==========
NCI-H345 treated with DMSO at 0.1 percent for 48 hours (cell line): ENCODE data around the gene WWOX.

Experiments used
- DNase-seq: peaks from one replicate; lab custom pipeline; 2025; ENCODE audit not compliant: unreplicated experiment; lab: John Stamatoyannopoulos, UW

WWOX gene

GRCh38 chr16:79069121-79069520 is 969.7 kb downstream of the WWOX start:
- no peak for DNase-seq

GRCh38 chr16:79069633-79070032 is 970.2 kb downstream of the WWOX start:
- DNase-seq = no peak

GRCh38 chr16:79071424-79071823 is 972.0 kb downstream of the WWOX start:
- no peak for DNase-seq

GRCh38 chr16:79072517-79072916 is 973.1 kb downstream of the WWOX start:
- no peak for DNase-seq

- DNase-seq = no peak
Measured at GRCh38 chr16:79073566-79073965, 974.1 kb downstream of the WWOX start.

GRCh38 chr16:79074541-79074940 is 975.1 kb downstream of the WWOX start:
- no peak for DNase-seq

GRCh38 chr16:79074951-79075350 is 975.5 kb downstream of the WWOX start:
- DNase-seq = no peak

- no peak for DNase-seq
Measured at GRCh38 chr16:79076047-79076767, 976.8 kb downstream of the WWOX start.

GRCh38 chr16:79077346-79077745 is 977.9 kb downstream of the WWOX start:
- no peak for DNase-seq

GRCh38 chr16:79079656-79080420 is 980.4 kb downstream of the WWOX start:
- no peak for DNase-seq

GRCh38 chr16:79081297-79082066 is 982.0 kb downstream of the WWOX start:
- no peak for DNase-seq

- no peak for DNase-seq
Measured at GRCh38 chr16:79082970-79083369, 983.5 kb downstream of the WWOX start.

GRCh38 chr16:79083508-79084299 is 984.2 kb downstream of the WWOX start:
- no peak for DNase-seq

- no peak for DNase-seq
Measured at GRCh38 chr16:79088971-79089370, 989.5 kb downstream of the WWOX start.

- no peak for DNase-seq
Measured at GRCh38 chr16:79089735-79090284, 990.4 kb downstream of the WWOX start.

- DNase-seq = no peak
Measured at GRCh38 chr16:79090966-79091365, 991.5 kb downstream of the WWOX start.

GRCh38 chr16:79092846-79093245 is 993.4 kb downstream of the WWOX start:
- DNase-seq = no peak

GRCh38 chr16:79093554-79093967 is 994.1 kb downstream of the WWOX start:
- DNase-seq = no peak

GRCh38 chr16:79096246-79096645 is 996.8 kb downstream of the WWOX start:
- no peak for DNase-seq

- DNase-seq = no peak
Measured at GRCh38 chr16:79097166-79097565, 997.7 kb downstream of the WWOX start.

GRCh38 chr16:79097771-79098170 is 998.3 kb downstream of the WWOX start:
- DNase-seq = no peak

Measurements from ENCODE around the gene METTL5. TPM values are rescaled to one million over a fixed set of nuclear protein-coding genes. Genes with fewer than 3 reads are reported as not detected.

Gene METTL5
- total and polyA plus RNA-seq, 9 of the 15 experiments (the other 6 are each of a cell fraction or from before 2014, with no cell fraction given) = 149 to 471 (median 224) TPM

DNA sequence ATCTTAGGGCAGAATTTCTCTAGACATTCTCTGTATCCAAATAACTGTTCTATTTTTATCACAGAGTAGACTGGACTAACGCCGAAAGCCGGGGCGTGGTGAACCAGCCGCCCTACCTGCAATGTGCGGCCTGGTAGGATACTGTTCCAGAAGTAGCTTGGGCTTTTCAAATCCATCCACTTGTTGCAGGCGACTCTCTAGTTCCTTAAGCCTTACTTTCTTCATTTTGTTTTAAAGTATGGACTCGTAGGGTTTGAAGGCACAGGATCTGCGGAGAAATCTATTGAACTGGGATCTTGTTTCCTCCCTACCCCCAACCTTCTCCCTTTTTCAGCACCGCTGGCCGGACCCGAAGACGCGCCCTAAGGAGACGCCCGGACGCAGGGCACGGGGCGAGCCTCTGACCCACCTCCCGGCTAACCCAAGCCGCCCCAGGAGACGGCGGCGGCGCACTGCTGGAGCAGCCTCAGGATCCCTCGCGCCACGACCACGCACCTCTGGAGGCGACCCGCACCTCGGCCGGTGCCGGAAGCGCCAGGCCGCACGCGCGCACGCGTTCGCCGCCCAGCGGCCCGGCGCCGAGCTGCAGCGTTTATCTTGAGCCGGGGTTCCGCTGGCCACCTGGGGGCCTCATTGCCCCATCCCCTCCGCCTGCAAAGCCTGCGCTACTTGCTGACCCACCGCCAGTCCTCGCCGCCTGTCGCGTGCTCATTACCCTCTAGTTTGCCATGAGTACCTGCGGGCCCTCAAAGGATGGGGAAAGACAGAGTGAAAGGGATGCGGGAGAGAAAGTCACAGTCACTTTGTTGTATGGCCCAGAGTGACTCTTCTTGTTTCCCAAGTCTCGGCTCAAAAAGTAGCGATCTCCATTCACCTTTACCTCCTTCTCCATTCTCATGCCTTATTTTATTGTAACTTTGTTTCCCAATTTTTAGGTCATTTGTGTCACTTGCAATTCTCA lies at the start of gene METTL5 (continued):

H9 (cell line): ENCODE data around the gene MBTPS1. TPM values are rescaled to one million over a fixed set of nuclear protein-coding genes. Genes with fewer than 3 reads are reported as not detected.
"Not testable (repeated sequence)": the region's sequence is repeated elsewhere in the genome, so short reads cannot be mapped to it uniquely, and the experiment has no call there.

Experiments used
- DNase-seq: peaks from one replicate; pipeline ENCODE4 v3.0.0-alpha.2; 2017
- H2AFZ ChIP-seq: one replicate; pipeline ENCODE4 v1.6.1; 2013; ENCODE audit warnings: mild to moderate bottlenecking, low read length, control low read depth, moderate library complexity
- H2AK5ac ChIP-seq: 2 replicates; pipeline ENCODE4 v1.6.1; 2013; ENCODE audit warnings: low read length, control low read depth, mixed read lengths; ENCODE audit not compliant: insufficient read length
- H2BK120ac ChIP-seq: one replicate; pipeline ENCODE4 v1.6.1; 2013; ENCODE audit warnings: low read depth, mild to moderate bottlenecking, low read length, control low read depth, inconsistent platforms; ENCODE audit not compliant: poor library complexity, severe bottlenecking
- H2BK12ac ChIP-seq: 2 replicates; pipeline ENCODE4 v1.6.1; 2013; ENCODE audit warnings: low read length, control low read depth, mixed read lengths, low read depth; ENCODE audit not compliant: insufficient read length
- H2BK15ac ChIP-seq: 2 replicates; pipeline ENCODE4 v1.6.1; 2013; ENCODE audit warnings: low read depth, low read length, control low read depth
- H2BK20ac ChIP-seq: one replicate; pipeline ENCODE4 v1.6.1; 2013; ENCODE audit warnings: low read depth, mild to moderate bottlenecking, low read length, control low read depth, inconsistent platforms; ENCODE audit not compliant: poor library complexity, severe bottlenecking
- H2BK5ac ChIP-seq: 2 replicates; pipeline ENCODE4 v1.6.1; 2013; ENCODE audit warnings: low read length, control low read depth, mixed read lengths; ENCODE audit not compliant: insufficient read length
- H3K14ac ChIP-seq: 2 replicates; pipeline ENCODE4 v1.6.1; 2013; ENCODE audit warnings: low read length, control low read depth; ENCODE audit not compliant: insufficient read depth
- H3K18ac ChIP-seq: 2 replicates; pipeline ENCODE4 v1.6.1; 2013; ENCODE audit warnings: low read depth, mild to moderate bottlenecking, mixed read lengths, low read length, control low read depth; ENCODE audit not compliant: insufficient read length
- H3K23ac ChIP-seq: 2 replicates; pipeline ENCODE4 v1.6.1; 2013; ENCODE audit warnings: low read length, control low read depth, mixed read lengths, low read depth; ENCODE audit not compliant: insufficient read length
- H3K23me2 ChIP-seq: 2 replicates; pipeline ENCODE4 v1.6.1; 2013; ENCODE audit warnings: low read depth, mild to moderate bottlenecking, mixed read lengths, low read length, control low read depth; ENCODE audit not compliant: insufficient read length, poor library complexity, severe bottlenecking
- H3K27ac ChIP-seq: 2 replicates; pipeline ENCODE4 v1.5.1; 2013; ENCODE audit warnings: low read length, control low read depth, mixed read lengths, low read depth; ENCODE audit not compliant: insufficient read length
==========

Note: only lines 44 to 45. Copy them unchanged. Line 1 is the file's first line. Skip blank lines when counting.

Measured at GRCh38 chr16:79097166-79097565, 997.7 kb downstream of the WWOX start.

GRCh38 chr16:79097771-79098170 is 998.3 kb downstream of the WWOX start: